Tariffs are starting to bite big manufacturers and Wall Street could get another bout of caution and uncertainty from major industrial companies when a swath of reports comes in over the next week.
Investors are worried about the impact on earnings should the United States’ trade war with China and other major trading partners escalate. Deutsche Bank in June estimated that an escalation of the dispute to include $200 billion of imports would hit earnings growth by 1-1.5 percent.
“If today’s political rhetoric intensifies and translates into actual protectionist policies, it will be a negative for all businesses in the U.S. and abroad, including ours,” Hamid Moghadam, chief executive of supply chain management company Prologis, warned on a conference call on Tuesday.
Manufacturers across the country are concerned about Washington’s recent trade policies, with some saying that uncertainty related to tariffs was already hitting them, according to anecdotes collected by the U.S. Federal Reserve in its Beige Book, released on Wednesday.
That is starting to show up in early reports by companies. Earnings from Honeywell International, General Electric and Stanley Black & Decker show companies facing higher costs due to already enacted tariffs, and uncertainty about tariffs on as much as $500 billion in Chinese goods threatened by Trump.
GE said it expects tariffs on its imports from China to raise its costs by up to $400 million and Alcoa said the tariffs led to an extra $15 million in costs. [
Second-quarter corporate earnings seasons kicks into gear starting on Monday, with results on tap from companies including Corning, Ford Motor, 3M Co and Boeing , which has fallen nearly 2 percent since the start of March.
The United States in March said it would impose tariffs on steel and aluminum, and on July 1, Washington and Beijing applied tariffs on $34 billion worth of each other’s goods. Trump has threatened additional tariffs, possibly targeting more than $500 billion worth of Chinese goods – roughly the total amount of U.S. imports from China last year.
Since March 1, S&P 500 industrials have fallen nearly 3 percent, reflecting the sector’s dependence on international commerce. The S&P 1500 steel index has lost 1 percent since March 1, as investors worry that a slowdown in global demand could offset U.S. steelmakers’ benefits from tariffs against their foreign competitors.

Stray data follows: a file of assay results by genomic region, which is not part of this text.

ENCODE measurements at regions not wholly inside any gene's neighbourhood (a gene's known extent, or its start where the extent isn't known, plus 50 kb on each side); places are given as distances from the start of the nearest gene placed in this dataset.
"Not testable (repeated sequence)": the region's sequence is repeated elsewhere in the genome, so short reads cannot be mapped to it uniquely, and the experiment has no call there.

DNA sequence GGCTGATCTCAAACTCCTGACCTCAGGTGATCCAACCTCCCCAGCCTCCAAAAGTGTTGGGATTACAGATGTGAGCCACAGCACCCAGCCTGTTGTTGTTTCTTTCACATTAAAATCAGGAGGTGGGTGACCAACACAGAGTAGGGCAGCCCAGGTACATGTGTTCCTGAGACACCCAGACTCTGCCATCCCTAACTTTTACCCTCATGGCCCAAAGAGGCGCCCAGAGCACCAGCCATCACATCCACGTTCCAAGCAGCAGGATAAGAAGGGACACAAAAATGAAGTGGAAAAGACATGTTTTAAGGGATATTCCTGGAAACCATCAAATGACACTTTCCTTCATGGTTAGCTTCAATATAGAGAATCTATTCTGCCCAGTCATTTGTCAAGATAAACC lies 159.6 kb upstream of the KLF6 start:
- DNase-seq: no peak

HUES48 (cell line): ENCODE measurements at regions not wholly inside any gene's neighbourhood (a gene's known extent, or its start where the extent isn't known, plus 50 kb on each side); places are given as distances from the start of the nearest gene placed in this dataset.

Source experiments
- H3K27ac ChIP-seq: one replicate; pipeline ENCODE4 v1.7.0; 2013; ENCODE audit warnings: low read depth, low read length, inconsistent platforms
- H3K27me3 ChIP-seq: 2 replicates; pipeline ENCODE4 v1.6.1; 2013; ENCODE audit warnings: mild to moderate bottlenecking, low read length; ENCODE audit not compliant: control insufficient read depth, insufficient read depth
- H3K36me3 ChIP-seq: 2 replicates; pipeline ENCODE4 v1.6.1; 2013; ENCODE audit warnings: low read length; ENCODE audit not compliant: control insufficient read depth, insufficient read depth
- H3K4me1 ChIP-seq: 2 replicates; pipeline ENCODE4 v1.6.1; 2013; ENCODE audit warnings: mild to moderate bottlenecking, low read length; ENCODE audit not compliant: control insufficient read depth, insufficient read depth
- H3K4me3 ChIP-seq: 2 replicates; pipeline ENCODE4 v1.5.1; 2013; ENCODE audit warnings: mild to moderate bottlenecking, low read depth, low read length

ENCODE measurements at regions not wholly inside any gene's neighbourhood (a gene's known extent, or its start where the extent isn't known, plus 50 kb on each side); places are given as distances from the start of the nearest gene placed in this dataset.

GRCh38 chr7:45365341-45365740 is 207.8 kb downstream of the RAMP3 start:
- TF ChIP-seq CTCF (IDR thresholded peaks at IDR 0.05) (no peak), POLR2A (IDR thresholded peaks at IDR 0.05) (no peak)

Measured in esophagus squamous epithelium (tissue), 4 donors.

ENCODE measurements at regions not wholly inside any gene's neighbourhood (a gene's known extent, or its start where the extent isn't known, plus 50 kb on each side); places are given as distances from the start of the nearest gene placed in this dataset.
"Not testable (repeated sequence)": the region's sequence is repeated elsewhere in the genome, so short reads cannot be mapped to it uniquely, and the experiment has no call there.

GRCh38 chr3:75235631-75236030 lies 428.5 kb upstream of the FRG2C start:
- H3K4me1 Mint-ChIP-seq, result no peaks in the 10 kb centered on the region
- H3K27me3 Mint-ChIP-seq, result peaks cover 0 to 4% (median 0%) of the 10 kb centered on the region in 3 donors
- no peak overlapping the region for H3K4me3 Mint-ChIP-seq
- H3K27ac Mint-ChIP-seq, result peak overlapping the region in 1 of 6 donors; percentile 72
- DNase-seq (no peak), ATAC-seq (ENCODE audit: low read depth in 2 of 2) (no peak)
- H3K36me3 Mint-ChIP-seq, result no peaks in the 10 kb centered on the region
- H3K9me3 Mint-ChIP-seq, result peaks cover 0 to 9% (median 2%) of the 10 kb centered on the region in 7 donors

Many of the roughly 180 S&P 500 companies reporting their results next week are not directly exposed to China, but they may still have reasons for concern.
“There are companies that might not be significantly impacted by tariffs from a cost perspective, but from the uncertainty around it,” said Kurt Brunner, a portfolio manager at Swarthmore Group in Philadelphia, Pennsylvania. “They could see customers holding off on spending because they don’t know what is going to happen.”
Harley-Davidson, which said last month it would move some of its motorcycle production abroad as a result of the European Union’s retaliatory tariffs, reports its results on Tuesday.
Qualcomm, reporting on July 25, depends on China for two thirds of its revenue. The U.S. chipmaker is also facing a drawn-out wait for Chinese regulators to approve its $44 billion takeover of NXP Semiconductors, a delay widely seen as connected to the trade conflict.
A strong U.S. economy and deep corporate tax cuts have fueled a 5 percent increase in the S&P 500 this year, even as Wall Street worries about the tariffs’ impact.
Super-charged by deep corporate tax cuts, S&P 500 earnings are expected by analysts to grow 22 percent in the June quarter and 23.1 percent in the September quarter, according to Thomson Reuters I/B/E/S. Estimates for the September quarter are likely to change as companies provide their outlooks over the next few weeks.
“The market is looking through Trump’s trade negotiations and governing style because of this strength. However, we are more cautious on the trade overhang and think headline risk, both to the upside and downside, will remain high,” EventShare Chief Investment Officer Ben Phillips wrote in report on Thursday. (Reporting by Noel Randewich, editing by Megan Davies)
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